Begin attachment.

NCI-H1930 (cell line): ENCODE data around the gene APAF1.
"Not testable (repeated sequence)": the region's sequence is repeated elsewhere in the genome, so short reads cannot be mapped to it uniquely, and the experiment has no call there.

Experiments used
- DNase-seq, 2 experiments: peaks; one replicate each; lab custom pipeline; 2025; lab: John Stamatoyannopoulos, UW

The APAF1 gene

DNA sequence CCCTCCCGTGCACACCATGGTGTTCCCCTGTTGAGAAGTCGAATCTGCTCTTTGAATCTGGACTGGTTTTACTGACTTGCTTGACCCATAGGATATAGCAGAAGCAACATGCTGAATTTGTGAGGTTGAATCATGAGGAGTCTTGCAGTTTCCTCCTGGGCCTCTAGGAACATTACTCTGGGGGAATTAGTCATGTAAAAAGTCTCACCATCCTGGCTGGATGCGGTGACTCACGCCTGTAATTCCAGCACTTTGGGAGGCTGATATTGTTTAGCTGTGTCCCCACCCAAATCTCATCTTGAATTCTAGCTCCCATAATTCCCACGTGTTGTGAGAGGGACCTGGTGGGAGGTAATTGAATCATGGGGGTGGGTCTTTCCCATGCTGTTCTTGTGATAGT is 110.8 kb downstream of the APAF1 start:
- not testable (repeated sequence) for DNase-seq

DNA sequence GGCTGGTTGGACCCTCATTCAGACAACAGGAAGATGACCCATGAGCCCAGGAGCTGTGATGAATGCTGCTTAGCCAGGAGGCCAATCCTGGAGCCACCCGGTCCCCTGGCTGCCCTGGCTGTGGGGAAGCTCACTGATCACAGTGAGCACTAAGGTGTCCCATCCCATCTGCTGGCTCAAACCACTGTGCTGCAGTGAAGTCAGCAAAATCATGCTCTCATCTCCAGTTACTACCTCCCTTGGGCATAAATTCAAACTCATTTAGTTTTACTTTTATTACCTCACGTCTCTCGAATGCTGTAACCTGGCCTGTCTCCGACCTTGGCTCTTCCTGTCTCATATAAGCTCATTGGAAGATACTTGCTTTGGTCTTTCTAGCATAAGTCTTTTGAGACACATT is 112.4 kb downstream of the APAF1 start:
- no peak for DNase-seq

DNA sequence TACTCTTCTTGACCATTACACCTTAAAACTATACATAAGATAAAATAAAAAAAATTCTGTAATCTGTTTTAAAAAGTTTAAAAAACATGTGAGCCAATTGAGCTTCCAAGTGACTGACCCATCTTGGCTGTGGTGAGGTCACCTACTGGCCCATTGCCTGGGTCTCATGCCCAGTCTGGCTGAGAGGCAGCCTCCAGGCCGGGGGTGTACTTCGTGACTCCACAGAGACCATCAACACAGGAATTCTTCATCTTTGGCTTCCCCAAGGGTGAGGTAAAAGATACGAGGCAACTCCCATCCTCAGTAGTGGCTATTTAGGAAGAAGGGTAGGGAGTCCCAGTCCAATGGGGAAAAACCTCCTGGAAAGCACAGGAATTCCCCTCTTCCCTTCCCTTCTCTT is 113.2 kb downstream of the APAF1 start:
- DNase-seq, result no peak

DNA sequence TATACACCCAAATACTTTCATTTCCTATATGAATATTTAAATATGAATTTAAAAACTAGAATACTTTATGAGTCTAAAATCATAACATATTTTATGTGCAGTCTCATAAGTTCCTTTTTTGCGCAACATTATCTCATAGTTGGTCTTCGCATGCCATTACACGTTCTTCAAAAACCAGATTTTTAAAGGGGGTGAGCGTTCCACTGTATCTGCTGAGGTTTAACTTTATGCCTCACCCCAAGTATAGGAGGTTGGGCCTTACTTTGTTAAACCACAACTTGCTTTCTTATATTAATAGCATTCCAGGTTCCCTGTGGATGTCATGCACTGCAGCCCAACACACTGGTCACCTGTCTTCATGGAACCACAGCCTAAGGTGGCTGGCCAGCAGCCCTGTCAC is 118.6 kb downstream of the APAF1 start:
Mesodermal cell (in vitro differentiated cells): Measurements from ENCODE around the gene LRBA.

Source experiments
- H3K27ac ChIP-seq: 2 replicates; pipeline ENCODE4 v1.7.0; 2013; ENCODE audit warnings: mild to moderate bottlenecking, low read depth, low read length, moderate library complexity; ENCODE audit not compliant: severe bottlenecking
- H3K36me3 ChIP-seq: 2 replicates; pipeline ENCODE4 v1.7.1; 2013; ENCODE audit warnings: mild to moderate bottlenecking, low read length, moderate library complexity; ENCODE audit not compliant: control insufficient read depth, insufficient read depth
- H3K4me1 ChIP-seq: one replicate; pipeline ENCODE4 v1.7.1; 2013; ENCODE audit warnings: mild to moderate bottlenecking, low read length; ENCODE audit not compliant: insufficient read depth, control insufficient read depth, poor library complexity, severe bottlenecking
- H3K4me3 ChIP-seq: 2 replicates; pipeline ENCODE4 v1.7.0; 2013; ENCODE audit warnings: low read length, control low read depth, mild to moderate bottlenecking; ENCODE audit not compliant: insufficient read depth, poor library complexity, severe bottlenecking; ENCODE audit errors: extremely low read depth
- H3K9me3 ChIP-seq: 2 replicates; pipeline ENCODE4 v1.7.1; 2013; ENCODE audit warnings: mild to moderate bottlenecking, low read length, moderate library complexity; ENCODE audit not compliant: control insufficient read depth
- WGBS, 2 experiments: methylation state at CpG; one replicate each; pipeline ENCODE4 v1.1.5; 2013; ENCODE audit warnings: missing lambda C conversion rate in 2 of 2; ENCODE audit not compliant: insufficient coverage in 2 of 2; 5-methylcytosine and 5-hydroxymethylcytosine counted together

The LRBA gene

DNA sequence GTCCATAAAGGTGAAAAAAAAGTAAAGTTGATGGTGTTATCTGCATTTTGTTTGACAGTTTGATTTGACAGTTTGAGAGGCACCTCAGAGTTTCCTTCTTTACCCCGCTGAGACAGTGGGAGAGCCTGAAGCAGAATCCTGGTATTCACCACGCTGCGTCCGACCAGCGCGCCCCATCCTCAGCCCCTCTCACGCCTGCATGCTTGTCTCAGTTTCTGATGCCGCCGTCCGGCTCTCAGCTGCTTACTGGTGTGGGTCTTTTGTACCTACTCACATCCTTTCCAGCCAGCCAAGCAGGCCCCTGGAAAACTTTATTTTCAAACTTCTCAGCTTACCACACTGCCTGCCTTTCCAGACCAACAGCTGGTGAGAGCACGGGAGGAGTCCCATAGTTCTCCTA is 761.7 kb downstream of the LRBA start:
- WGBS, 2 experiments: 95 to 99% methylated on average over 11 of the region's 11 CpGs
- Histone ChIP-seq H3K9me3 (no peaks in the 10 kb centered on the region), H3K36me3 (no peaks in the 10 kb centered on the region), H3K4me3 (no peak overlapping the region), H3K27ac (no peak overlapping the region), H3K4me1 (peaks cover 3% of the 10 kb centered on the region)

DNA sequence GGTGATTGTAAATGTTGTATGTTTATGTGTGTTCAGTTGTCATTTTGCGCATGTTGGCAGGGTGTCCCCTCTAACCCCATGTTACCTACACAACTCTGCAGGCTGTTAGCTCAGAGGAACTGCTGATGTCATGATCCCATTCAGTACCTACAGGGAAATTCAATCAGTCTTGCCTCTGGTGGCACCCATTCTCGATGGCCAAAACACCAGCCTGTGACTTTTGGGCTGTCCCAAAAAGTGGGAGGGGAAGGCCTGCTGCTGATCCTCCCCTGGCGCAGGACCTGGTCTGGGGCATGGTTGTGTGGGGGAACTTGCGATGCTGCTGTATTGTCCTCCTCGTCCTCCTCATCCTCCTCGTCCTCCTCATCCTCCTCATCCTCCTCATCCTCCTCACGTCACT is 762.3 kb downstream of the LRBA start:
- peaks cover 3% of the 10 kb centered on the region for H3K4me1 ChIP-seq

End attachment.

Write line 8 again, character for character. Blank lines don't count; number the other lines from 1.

DNA sequence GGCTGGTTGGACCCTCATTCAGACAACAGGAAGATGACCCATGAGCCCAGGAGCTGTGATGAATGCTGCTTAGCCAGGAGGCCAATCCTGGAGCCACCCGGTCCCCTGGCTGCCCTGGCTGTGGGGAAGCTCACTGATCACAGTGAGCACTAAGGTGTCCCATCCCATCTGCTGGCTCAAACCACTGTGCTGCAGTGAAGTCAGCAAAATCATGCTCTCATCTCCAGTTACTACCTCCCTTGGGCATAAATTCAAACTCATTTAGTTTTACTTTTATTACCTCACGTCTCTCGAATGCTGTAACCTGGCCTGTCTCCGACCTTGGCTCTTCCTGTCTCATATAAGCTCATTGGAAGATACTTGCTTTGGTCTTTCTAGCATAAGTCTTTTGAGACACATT is 112.4 kb downstream of the APAF1 start: